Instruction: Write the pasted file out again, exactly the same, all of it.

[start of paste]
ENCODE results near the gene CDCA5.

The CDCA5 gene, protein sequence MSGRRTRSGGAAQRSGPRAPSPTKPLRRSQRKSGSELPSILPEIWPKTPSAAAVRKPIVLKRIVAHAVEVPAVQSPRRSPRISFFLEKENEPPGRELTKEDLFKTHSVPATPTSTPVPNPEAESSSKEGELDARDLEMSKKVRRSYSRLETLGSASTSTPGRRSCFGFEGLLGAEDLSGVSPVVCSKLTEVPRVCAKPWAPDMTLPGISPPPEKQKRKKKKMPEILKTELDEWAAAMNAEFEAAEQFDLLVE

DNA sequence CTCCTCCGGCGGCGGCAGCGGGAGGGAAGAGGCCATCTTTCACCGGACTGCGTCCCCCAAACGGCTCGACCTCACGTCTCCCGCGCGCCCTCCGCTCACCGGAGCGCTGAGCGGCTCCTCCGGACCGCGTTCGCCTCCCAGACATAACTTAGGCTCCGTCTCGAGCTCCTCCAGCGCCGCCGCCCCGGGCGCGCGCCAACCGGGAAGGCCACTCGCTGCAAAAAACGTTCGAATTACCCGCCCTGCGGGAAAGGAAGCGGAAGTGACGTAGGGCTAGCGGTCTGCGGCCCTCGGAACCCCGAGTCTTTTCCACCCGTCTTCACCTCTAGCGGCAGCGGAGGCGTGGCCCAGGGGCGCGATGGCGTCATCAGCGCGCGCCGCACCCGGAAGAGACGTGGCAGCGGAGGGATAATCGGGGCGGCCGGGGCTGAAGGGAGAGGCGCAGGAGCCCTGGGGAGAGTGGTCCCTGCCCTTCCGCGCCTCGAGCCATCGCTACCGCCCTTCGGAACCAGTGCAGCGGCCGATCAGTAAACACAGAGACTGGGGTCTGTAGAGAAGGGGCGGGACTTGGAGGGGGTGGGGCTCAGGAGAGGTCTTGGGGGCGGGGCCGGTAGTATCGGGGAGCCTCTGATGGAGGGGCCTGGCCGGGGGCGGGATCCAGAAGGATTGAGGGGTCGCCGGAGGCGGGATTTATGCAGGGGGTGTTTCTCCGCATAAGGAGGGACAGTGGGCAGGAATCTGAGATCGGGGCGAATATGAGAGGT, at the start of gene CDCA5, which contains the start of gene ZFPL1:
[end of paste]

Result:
ENCODE results near the gene CDCA5.

The CDCA5 gene, protein sequence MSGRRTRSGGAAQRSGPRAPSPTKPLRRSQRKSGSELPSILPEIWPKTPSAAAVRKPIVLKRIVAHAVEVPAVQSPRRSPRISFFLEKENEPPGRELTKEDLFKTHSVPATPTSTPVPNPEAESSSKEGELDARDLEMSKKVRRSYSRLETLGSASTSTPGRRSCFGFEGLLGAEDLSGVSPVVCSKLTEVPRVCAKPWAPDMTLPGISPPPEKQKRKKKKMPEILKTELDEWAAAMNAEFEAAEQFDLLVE

DNA sequence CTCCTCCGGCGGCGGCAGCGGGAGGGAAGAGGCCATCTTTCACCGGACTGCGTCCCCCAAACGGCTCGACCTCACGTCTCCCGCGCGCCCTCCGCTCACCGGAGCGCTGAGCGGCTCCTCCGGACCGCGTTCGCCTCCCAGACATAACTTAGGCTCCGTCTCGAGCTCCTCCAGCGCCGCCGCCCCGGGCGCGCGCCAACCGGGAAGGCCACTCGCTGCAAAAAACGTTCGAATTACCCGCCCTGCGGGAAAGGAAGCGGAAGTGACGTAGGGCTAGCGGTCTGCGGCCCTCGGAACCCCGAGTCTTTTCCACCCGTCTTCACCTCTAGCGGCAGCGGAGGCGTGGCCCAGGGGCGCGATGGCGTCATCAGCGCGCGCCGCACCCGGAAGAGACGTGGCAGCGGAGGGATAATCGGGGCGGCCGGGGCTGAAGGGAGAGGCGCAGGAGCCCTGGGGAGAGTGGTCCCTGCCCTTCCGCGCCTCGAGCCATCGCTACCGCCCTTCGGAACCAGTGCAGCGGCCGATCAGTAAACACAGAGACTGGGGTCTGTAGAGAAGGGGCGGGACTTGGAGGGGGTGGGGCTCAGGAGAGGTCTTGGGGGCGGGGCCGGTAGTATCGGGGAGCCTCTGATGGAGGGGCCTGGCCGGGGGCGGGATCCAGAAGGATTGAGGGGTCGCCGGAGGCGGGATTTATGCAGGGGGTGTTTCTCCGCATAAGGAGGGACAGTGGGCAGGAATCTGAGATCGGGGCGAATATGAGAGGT, at the start of gene CDCA5, which contains the start of gene ZFPL1: